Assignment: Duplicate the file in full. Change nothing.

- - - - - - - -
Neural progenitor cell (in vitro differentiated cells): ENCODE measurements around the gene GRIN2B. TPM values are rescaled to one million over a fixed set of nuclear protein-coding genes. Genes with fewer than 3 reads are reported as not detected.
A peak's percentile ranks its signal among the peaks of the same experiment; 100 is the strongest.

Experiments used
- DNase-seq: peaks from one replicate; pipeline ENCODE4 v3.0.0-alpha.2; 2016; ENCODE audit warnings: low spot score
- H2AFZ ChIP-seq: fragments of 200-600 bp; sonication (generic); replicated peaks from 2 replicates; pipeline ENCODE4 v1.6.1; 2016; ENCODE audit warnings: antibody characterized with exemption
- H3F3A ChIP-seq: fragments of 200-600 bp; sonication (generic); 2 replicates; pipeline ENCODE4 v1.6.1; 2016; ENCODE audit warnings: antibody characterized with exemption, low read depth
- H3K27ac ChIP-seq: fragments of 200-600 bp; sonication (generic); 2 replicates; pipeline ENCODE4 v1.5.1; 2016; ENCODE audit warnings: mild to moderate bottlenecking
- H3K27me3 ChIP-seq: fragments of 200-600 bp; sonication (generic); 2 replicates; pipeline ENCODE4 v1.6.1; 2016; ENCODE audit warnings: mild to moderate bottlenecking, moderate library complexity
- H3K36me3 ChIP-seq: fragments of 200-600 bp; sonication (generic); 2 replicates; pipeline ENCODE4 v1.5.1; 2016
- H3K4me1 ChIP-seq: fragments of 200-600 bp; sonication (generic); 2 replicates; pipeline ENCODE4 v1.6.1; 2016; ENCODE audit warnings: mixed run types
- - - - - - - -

Neural progenitor cell (in vitro differentiated cells): ENCODE measurements around the gene GRIN2B. TPM values are rescaled to one million over a fixed set of nuclear protein-coding genes. Genes with fewer than 3 reads are reported as not detected.
A peak's percentile ranks its signal among the peaks of the same experiment; 100 is the strongest.

Experiments used
- DNase-seq: peaks from one replicate; pipeline ENCODE4 v3.0.0-alpha.2; 2016; ENCODE audit warnings: low spot score
- H2AFZ ChIP-seq: fragments of 200-600 bp; sonication (generic); replicated peaks from 2 replicates; pipeline ENCODE4 v1.6.1; 2016; ENCODE audit warnings: antibody characterized with exemption
- H3F3A ChIP-seq: fragments of 200-600 bp; sonication (generic); 2 replicates; pipeline ENCODE4 v1.6.1; 2016; ENCODE audit warnings: antibody characterized with exemption, low read depth
- H3K27ac ChIP-seq: fragments of 200-600 bp; sonication (generic); 2 replicates; pipeline ENCODE4 v1.5.1; 2016; ENCODE audit warnings: mild to moderate bottlenecking
- H3K27me3 ChIP-seq: fragments of 200-600 bp; sonication (generic); 2 replicates; pipeline ENCODE4 v1.6.1; 2016; ENCODE audit warnings: mild to moderate bottlenecking, moderate library complexity
- H3K36me3 ChIP-seq: fragments of 200-600 bp; sonication (generic); 2 replicates; pipeline ENCODE4 v1.5.1; 2016
- H3K4me1 ChIP-seq: fragments of 200-600 bp; sonication (generic); 2 replicates; pipeline ENCODE4 v1.6.1; 2016; ENCODE audit warnings: mixed run types